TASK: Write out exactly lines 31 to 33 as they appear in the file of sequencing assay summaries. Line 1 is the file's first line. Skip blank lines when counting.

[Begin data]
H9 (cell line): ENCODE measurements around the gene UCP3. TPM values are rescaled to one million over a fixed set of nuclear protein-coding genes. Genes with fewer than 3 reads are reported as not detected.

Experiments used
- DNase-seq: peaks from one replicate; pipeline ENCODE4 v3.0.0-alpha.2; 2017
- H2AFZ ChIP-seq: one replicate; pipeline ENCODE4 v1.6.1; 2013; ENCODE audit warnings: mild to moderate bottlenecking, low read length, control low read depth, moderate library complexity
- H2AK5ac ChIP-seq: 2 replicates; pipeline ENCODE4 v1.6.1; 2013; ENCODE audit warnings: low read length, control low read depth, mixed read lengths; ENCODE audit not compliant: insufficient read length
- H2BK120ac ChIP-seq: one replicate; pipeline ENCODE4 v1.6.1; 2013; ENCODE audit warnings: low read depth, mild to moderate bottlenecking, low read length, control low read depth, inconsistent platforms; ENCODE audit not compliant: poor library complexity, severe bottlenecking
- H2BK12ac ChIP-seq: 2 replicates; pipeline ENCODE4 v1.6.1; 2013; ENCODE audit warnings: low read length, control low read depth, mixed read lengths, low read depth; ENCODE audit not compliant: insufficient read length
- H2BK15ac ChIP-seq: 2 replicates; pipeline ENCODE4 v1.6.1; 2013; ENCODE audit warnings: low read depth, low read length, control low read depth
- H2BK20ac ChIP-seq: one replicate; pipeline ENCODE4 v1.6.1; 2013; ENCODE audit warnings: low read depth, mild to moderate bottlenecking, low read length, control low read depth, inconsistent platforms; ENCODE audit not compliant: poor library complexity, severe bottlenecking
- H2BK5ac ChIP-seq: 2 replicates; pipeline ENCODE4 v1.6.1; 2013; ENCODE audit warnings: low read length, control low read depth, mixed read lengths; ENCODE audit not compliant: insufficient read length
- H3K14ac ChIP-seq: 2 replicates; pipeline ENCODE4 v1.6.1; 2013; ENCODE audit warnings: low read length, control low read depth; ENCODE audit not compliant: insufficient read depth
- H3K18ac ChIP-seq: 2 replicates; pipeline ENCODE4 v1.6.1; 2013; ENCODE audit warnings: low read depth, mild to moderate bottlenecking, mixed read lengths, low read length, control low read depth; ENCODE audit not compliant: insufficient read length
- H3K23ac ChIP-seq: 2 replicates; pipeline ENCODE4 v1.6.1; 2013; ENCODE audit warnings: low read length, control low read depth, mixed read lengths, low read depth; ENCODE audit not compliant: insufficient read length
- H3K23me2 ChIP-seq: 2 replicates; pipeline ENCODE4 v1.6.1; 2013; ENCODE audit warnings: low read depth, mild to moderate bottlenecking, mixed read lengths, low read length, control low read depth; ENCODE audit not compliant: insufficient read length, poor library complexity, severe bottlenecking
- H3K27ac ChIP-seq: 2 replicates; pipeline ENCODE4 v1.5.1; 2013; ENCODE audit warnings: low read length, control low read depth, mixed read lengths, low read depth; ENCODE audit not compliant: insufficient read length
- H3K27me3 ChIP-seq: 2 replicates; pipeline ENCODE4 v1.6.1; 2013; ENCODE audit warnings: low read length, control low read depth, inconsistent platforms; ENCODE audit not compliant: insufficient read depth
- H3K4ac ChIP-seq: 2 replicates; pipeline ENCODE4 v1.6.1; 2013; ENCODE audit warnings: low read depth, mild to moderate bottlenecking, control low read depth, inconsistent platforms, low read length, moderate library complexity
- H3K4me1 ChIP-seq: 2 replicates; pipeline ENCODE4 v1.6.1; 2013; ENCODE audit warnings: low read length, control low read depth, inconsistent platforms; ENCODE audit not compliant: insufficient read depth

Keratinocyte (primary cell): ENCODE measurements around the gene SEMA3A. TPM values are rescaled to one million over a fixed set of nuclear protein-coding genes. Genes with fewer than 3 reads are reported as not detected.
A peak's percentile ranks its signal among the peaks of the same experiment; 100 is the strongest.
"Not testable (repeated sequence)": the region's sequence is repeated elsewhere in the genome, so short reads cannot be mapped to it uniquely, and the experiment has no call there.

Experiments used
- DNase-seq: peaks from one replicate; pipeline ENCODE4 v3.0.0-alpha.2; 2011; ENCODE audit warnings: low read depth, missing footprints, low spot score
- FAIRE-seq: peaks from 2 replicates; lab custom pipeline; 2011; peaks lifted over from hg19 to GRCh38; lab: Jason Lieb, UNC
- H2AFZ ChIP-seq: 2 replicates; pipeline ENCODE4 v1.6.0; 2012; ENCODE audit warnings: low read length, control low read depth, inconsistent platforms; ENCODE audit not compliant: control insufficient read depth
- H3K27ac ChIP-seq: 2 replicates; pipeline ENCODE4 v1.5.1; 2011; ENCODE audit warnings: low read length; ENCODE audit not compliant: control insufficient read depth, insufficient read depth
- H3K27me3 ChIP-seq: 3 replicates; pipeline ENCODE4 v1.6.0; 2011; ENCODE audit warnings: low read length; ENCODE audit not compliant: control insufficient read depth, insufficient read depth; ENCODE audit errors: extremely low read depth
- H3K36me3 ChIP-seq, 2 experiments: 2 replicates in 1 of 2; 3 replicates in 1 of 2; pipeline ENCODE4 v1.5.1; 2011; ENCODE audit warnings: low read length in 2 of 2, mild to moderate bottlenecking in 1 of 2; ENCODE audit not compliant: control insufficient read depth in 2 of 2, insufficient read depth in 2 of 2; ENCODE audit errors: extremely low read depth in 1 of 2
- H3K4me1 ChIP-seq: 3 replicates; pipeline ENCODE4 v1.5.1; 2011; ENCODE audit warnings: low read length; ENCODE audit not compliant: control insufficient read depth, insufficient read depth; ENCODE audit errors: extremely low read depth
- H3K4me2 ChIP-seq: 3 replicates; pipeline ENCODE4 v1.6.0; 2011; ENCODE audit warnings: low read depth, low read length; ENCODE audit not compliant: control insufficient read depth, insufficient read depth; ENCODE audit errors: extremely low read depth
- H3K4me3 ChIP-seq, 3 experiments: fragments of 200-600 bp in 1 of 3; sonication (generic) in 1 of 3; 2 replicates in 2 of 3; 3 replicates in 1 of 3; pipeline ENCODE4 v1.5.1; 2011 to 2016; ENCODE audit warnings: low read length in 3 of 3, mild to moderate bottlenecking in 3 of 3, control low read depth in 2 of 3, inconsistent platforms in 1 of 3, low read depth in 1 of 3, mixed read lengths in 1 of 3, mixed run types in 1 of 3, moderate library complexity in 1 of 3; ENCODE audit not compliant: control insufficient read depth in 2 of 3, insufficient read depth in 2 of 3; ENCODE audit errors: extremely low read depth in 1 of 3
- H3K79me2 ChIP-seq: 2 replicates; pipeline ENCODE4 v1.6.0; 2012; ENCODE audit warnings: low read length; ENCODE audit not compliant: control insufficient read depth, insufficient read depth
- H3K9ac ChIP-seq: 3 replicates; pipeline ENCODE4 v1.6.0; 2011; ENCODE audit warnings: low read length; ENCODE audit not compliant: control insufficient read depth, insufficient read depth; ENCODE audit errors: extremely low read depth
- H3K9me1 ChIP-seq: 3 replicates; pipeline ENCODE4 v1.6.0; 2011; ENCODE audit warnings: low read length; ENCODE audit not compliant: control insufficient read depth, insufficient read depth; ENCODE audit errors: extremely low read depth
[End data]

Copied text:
- H3K4me3 ChIP-seq, 3 experiments: fragments of 200-600 bp in 1 of 3; sonication (generic) in 1 of 3; 2 replicates in 2 of 3; 3 replicates in 1 of 3; pipeline ENCODE4 v1.5.1; 2011 to 2016; ENCODE audit warnings: low read length in 3 of 3, mild to moderate bottlenecking in 3 of 3, control low read depth in 2 of 3, inconsistent platforms in 1 of 3, low read depth in 1 of 3, mixed read lengths in 1 of 3, mixed run types in 1 of 3, moderate library complexity in 1 of 3; ENCODE audit not compliant: control insufficient read depth in 2 of 3, insufficient read depth in 2 of 3; ENCODE audit errors: extremely low read depth in 1 of 3
- H3K79me2 ChIP-seq: 2 replicates; pipeline ENCODE4 v1.6.0; 2012; ENCODE audit warnings: low read length; ENCODE audit not compliant: control insufficient read depth, insufficient read depth
- H3K9ac ChIP-seq: 3 replicates; pipeline ENCODE4 v1.6.0; 2011; ENCODE audit warnings: low read length; ENCODE audit not compliant: control insufficient read depth, insufficient read depth; ENCODE audit errors: extremely low read depth